September 23, 2011 represents a milestone for the Affordable Care Act, which was signed on March 23, 2010 by President Obama. While the bulk of the law’s key provisions are to take effect on January 1, 2014, many others have gradually been implemented since 2010. Exactly a year ago several significant provisions—entitled the Patient’s Bill of Rights—took effect. This report evaluates what these reforms have meant for Ohioans, particularly in light of experiencing two different administrations. Read the report. Read the press release.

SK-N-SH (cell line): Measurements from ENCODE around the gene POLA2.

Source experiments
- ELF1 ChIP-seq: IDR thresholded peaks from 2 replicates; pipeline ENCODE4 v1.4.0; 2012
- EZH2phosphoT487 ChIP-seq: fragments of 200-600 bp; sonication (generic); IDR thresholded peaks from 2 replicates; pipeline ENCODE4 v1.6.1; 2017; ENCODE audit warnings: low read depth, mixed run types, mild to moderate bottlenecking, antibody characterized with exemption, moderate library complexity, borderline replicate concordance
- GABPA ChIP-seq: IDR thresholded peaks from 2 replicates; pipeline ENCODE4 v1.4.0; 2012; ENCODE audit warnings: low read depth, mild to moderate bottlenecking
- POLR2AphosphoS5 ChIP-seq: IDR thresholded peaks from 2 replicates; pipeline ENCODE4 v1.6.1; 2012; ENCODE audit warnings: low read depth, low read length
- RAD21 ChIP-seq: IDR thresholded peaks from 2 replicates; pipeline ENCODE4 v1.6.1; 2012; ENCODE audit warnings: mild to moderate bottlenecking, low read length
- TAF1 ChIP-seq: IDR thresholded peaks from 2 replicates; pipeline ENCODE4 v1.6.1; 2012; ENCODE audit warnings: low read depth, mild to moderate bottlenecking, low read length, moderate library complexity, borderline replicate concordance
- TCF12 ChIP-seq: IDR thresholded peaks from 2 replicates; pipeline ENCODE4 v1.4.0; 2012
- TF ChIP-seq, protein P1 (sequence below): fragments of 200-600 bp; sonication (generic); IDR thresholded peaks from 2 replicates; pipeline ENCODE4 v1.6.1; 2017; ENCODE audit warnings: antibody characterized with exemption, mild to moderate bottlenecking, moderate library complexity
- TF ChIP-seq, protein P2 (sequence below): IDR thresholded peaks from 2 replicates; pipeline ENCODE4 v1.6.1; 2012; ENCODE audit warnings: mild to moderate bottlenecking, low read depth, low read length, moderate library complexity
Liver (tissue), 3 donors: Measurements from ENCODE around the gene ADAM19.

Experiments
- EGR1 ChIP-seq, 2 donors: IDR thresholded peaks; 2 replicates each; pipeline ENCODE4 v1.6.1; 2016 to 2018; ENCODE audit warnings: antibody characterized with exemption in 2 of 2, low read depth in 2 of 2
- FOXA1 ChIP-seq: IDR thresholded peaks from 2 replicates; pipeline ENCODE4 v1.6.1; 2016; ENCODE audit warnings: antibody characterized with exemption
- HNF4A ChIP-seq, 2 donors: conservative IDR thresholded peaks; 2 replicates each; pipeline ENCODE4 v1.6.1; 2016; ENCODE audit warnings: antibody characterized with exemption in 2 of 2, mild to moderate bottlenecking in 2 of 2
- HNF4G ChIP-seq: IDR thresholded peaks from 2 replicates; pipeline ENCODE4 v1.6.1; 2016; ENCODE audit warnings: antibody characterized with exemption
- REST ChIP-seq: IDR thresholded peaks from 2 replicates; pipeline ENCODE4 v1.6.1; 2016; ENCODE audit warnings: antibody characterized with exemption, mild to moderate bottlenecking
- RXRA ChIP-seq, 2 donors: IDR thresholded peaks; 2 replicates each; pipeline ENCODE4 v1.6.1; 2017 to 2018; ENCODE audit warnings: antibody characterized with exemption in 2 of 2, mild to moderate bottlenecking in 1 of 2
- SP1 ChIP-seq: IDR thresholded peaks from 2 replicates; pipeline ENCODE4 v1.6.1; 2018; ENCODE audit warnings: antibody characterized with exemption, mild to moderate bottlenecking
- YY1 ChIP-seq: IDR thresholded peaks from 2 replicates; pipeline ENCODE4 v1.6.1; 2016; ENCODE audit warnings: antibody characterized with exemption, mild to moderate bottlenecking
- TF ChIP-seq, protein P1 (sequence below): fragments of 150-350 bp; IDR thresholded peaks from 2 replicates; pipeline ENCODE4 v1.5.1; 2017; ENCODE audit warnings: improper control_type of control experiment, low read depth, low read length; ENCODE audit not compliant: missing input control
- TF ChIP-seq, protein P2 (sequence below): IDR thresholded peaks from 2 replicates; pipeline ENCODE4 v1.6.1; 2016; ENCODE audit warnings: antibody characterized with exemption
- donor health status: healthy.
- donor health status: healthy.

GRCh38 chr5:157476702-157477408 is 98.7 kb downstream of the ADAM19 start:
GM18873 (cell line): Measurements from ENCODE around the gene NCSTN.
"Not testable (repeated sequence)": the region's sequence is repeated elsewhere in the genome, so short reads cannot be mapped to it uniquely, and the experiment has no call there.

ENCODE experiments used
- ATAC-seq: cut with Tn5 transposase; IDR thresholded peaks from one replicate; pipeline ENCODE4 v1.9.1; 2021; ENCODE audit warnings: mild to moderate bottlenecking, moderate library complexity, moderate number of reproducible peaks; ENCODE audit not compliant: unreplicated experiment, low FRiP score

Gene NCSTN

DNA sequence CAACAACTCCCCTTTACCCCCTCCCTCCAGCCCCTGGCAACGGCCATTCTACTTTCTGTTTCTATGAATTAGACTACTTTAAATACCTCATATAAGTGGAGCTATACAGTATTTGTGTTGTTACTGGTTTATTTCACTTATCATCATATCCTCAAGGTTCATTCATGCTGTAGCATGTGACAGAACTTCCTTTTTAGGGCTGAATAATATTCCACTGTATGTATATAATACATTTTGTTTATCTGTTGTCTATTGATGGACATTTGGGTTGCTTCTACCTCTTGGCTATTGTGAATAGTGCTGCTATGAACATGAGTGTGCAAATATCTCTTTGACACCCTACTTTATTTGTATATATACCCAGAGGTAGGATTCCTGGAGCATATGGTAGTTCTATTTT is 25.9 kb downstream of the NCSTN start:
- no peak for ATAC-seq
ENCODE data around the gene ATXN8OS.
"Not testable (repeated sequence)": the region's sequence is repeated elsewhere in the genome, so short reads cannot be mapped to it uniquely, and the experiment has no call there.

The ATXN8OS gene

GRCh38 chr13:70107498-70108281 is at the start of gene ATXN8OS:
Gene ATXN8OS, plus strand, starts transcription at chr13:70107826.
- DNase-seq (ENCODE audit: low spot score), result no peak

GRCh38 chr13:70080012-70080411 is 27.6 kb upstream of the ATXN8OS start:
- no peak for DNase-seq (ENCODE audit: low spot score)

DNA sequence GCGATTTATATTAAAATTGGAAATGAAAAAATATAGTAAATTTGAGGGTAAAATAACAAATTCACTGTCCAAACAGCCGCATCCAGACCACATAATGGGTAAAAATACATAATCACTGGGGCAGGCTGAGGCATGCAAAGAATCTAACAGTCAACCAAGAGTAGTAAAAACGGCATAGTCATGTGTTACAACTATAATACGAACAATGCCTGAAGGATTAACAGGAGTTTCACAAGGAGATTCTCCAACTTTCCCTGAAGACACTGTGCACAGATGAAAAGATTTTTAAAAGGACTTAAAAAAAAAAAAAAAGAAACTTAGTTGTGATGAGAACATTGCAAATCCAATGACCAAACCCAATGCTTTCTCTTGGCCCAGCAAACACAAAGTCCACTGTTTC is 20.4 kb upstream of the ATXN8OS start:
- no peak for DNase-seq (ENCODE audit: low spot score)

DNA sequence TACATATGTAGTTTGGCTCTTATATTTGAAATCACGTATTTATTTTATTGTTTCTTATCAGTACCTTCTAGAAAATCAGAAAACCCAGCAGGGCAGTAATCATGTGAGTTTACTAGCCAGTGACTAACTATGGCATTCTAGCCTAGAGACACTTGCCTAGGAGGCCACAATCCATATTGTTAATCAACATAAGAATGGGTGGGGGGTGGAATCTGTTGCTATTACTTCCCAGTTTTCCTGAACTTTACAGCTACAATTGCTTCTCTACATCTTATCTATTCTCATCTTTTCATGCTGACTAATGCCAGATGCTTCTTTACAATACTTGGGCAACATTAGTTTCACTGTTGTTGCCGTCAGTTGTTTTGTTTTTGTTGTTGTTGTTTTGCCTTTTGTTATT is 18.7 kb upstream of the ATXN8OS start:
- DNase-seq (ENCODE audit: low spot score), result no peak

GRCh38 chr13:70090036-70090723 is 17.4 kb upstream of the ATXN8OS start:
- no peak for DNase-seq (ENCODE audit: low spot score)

In November, Ohioans will vote on a ballot initiative – Issue 3, better known as the “Ohio Healthcare Freedom Amendment” – that would amend the state Constitution to prohibit the imposition of a requirement that all individuals in the state purchase health insurance. The ballot issue is aimed at eliminating the so-called “individual mandate” to purchase health insurance contained in the recently enacted federal Affordable Care Act (ACA), often referred to by its opponents as “Obamacare.” While most legal scholars believe that passage of Issue 3 in Ohio will have no legal effect on the implementation of the ACA in Ohio, Innovation Ohio and professors Maxwell Mehlman and Jessie Hill of the Case Western Reserve University School of Law have found that the language of the constitutional amendment is so carelessly worded and ambiguous that its passage would threaten a wide range of already existing health programs, practices and policies in Ohio. Few Ohioans seem to have actually read the full text of Issue 3. But because adding an amendment to the constitution of our state is so important, we have analyzed the language, with an eye toward assessing its potential impact on existing law, policy and practice. This report is the result of that analysis. Read the report. Read the press release. The full text of Issue 3 can be found at the end of our report and on the Ballot Board website, buried within a copy of the certified petition filed in April, 2010.